Researchers have created a machine-learning algorithm called SELSER that analyzes EEG data to determine whether a patient is likely to respond well to the popular antidepressant called sertraline, according to the National Institute of Health. The algorithm works by looking for a particular neural signature involving complex brain activity patterns linked to positive outcomes from taking this medication.
Clinical depression is a common mental health condition that is difficult to treat. Though there are many different types of antidepressants on the market, the most commonly prescribed variety is SSRIs, of which sertraline is one of the most popular options. While some patients respond well to this medication, others do not experience an improvement in their depression symptoms and may, in fact, feel worse on the medication.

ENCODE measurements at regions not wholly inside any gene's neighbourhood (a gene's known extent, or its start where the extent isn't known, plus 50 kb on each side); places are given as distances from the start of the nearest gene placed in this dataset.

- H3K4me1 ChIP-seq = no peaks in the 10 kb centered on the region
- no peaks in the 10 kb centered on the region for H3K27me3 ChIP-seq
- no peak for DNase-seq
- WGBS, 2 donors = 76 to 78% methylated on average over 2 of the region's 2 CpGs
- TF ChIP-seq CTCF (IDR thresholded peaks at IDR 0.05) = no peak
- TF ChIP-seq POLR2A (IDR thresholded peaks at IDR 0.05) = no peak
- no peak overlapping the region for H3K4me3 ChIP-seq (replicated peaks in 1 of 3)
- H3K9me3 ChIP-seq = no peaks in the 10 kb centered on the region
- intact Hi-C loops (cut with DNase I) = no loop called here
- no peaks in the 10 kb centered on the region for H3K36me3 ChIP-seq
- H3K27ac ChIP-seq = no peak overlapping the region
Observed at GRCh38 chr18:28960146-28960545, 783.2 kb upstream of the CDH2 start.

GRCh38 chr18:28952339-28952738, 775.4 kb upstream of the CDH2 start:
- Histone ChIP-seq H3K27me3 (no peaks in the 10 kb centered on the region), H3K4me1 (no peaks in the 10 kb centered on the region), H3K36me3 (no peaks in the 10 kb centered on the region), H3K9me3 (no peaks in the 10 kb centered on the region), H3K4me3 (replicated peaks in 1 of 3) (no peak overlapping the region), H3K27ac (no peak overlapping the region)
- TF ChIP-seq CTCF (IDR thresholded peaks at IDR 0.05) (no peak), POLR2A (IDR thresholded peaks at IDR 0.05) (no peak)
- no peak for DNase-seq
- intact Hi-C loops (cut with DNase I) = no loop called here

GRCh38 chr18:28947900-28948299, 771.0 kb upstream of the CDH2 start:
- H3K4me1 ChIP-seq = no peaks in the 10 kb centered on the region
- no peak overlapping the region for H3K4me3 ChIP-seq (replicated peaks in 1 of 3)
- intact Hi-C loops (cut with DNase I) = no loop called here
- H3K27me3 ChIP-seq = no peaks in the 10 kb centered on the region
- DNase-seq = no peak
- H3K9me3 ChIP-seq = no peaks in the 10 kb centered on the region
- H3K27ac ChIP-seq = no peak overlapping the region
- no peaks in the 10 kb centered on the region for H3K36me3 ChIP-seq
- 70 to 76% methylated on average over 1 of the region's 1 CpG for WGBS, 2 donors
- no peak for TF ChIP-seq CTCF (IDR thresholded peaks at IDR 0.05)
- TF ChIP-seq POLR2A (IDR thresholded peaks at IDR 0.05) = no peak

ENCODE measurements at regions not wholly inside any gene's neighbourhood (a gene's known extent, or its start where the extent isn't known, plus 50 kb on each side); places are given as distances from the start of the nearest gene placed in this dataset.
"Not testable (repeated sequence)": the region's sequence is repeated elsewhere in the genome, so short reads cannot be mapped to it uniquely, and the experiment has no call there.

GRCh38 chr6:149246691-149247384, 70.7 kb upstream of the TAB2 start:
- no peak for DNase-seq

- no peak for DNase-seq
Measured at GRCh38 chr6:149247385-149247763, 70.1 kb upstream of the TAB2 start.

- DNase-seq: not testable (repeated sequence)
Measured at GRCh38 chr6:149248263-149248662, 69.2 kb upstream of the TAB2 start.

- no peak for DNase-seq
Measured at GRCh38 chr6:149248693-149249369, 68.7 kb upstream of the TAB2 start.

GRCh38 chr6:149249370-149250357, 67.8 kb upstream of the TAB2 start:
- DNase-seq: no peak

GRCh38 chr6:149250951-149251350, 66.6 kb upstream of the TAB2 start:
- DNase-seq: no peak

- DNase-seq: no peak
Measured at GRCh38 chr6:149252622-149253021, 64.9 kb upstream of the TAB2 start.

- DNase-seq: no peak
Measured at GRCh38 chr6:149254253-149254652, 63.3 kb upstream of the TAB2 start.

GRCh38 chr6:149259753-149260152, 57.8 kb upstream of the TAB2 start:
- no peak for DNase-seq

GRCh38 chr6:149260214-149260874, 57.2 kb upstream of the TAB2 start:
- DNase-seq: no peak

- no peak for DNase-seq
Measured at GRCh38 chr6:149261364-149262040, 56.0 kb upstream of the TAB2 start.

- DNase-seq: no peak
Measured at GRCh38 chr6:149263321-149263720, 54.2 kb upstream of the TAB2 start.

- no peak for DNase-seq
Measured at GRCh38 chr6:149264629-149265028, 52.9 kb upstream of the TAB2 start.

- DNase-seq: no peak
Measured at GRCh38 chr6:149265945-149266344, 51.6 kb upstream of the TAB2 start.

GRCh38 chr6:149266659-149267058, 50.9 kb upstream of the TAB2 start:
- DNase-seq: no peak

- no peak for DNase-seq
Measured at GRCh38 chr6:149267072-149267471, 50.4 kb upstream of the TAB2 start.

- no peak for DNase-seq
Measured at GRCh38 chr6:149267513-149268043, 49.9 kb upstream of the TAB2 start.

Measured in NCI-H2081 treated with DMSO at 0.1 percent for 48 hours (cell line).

Scientists have identified a neural signature that is linked to positive outcomes from sertraline and trained a machine to identify this signature in patients. The technology may one day help doctors determine whether prescribing this SSRI is likely to help the patient based on their brain activity patterns.
This is a welcome alternative to the trial-and-error approach currently used by doctors to determine the best option for treating a particular patient’s depression. According to the study, the SELSER algorithm ‘reliably’ predicted how participants’ would respond to sertraline based on their EEG info.
As well, the algorithm could potentially also predict ‘broader clinical outcomes’ beyond just how well the patient would respond to this SSRI. For example, the algorithm predicted that patients who didn’t respond well to sertraline were more likely to respond to transcranial magnetic stimulation and psychotherapy.